The invention can be utilized in conjunction with a variety of business models. The most straightforward example is design and fabrication by a vertically integrated semiconductor manufacturer. An alternative is to have the design for the entire memory product or of the compression circuit available to customers as a macro in an ASICs library. The customer or its designee could combine such macros along with other macros to design a chip product in the manufacturer's groundrules. Or the customer could design part or all of the product on its own, and submit the design for mapping into the manufacturer's groundrules. In some scenarios the base design comes from one company, the ASIC design/mapping from a second, the masks from a third, and the chip fabrication from a fourth. Obviously all sorts of permutations and combinations of the foregoing business models are possible.

While the invention has been described above with reference to the preferred embodiments thereof, it is to be understood that the spirit and scope of the invention is not limited thereby. Rather, various modifications may be made to the invention as described above without departing from the overall scope of the invention as described above and as set forth in the several claims appended hereto. For example, the invention was described with reference to DED/SEC Hamming codes, such that if two bits were faulty in a given memory word the ECC would be unable to correct them; obviously, if a double error correct (DEC) code is used, the invention would be useful to detect situations where there are three faulty bits in the addressed word. In fact, the invention would be useful in any situation in which the faulty cell recovery methodology (be it ECC, redundancy, or some other technique) has a given maximum number of correctable bits per memory word.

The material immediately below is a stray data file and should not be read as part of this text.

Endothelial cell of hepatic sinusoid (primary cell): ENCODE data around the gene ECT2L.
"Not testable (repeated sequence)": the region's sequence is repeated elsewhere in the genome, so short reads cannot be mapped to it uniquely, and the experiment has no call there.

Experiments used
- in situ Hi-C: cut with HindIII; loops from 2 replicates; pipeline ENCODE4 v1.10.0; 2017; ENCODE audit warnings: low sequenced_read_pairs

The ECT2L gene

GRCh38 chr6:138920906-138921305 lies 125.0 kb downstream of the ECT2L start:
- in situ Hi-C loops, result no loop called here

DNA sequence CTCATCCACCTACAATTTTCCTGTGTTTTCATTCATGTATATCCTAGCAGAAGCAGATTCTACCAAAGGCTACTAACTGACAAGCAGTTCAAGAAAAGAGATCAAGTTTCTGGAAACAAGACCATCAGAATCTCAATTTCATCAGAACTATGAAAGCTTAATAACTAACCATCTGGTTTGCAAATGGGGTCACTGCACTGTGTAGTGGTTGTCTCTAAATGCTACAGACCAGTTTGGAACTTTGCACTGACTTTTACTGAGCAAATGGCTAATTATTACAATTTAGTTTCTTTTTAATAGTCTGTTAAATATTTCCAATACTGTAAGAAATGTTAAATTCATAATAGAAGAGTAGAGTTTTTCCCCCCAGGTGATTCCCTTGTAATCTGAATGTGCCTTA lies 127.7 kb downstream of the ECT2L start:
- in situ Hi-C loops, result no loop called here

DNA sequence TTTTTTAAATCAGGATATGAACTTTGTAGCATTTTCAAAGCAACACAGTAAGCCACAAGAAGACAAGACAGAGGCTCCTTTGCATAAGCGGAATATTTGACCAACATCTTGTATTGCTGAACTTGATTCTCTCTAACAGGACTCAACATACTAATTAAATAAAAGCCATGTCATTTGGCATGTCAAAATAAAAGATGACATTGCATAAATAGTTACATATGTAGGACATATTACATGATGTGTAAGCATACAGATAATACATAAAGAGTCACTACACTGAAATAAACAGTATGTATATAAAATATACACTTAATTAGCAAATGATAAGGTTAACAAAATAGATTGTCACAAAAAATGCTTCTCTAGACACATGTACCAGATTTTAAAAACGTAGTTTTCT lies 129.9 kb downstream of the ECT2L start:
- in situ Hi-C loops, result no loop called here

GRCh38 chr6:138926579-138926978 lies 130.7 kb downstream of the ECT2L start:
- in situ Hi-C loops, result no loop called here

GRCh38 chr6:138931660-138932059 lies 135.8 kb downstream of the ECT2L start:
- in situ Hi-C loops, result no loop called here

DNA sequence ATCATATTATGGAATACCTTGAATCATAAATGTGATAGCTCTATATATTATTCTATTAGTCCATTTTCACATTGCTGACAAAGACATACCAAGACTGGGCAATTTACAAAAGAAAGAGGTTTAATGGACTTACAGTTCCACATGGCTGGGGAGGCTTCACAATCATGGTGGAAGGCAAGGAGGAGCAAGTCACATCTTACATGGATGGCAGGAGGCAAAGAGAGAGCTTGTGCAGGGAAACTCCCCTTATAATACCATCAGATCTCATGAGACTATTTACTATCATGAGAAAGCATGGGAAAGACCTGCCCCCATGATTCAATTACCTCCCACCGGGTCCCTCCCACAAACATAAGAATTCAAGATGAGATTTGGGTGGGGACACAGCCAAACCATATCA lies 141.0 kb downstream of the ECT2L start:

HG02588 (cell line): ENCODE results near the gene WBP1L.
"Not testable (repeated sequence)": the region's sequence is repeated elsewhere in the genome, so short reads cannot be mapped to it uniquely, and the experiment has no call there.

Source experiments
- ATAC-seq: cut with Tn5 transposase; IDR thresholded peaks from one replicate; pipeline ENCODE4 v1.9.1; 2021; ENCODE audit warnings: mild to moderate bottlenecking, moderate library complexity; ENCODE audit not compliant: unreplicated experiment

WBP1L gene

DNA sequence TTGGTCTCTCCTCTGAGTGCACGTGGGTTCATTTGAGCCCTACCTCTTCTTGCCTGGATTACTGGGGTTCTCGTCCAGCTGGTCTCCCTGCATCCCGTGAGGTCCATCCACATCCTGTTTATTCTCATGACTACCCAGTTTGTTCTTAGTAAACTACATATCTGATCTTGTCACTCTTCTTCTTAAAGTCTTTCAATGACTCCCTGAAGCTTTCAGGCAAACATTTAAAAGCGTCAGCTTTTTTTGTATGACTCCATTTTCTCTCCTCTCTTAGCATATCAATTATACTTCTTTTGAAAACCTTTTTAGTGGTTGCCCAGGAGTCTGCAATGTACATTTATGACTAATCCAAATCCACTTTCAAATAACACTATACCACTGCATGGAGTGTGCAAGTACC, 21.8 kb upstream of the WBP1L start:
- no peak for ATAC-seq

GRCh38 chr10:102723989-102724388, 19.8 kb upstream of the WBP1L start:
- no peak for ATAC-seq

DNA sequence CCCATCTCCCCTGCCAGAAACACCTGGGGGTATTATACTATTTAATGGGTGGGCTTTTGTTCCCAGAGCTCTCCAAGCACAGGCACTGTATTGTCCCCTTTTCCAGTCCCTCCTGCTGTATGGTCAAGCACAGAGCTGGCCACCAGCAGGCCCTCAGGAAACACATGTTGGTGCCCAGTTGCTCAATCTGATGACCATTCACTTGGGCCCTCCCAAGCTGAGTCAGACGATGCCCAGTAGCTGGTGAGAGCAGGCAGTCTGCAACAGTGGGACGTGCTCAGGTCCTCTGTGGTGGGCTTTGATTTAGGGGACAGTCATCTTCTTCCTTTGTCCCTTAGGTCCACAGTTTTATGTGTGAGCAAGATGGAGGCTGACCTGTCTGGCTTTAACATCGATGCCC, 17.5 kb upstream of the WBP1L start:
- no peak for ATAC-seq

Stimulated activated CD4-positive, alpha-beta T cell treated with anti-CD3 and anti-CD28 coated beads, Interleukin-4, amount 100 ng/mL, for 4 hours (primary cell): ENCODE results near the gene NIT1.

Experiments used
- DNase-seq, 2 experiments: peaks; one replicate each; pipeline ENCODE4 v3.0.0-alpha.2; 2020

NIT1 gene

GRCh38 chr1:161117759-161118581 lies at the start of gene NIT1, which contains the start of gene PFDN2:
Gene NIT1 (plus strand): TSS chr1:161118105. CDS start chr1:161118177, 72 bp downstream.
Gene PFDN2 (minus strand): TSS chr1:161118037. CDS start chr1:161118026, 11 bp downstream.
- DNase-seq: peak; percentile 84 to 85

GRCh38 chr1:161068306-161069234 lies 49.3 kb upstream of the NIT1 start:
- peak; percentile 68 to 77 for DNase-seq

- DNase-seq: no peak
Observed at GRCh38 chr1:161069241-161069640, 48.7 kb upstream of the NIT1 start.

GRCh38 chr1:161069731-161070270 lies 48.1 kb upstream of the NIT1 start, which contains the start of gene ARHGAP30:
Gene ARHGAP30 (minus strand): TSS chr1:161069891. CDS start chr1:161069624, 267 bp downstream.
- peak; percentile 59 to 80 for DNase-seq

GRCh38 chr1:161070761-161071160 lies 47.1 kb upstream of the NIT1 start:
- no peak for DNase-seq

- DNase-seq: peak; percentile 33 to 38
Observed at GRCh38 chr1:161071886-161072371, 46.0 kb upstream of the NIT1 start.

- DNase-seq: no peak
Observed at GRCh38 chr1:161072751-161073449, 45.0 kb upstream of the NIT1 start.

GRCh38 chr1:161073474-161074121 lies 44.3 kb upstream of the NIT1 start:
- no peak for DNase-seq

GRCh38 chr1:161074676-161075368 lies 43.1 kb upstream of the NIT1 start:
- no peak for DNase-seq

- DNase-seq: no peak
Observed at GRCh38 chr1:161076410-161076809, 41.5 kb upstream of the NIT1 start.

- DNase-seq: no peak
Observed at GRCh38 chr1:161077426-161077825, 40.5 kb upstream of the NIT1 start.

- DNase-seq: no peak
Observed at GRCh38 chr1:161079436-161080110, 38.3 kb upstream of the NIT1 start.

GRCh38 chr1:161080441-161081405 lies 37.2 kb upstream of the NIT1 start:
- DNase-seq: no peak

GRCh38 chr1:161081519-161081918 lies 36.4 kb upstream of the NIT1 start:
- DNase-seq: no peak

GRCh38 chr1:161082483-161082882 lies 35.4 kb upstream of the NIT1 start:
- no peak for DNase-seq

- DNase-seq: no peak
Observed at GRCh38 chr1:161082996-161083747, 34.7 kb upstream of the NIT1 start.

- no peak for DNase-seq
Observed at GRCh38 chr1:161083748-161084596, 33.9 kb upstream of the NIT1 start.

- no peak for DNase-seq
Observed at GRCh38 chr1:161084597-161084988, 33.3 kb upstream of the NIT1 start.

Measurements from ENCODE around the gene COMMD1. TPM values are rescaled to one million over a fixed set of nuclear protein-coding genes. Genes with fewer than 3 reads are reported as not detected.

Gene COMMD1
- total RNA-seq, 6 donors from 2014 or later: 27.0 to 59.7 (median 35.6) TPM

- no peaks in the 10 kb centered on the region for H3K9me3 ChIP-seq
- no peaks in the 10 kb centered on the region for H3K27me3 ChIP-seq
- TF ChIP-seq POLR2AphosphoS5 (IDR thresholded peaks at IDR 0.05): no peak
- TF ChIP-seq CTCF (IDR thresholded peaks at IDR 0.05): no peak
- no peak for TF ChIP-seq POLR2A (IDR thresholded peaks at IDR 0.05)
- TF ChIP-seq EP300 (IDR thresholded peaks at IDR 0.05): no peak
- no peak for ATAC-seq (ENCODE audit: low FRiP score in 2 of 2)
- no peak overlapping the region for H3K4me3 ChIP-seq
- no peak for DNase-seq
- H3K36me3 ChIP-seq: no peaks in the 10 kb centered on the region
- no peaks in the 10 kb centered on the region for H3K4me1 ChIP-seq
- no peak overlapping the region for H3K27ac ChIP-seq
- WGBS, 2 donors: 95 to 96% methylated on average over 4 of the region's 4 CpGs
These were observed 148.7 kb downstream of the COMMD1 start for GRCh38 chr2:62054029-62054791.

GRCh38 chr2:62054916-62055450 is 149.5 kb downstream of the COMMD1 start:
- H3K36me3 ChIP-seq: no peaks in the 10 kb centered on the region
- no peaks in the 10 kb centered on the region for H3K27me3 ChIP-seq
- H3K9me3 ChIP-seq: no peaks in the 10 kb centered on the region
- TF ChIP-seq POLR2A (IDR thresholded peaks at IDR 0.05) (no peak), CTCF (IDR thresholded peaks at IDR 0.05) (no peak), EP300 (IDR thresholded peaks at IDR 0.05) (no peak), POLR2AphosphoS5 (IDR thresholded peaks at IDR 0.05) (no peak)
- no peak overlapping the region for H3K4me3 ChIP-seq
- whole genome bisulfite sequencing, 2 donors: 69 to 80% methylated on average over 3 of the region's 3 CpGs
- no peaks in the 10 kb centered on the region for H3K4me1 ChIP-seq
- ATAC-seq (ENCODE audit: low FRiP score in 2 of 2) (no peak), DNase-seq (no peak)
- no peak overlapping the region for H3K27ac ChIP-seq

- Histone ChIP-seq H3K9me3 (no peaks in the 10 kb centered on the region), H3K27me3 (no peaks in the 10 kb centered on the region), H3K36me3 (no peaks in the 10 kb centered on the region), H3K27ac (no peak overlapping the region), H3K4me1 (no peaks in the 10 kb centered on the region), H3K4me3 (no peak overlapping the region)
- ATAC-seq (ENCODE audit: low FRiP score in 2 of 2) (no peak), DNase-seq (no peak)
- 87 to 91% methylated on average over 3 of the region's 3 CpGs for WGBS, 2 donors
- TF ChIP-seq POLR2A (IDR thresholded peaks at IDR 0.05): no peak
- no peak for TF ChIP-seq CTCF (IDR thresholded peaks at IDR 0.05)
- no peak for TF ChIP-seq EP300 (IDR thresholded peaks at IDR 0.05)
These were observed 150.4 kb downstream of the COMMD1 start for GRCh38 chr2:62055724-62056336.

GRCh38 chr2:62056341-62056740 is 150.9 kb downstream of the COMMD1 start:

Patent Citations
Cited PatentFiling datePublication dateApplicantTitle
US4335459May 20, 1980Jun 15, 1982Miller Richard LSingle chip random access memory with increased yield and reliability
US4891811Feb 13, 1987Jan 2, 1990International Business Machines CorporationEfficient address test for large memories
US5134616Feb 13, 1990Jul 28, 1992International Business Machines CorporationDynamic ram with on-chip ecc and optimized bit and word redundancy
US5511029May 19, 1994Apr 23, 1996Mitsubishi Denki Kabushiki KaishaTest circuit in clock synchronous semiconductor memory device
US5535164Mar 3, 1995Jul 9, 1996International Business Machines CorporationBIST tester for multiple memories
US5561671Oct 19, 1995Oct 1, 1996Ando Electric Co., Ltd.Self-diagnostic device for semiconductor memories
US5587950Jun 5, 1995Dec 24, 1996Mitsubishi Denki Kabushiki KaishaTest circuit in clock synchronous semiconductor memory device
US5617531Jul 10, 1995Apr 1, 1997Motorola, Inc.Data Processor having a built-in internal self test controller for testing a plurality of memories internal to the data processor
US5689466Jul 14, 1995Nov 18, 1997National Semiconductor CorporationBuilt in self test (BIST) for multiple RAMs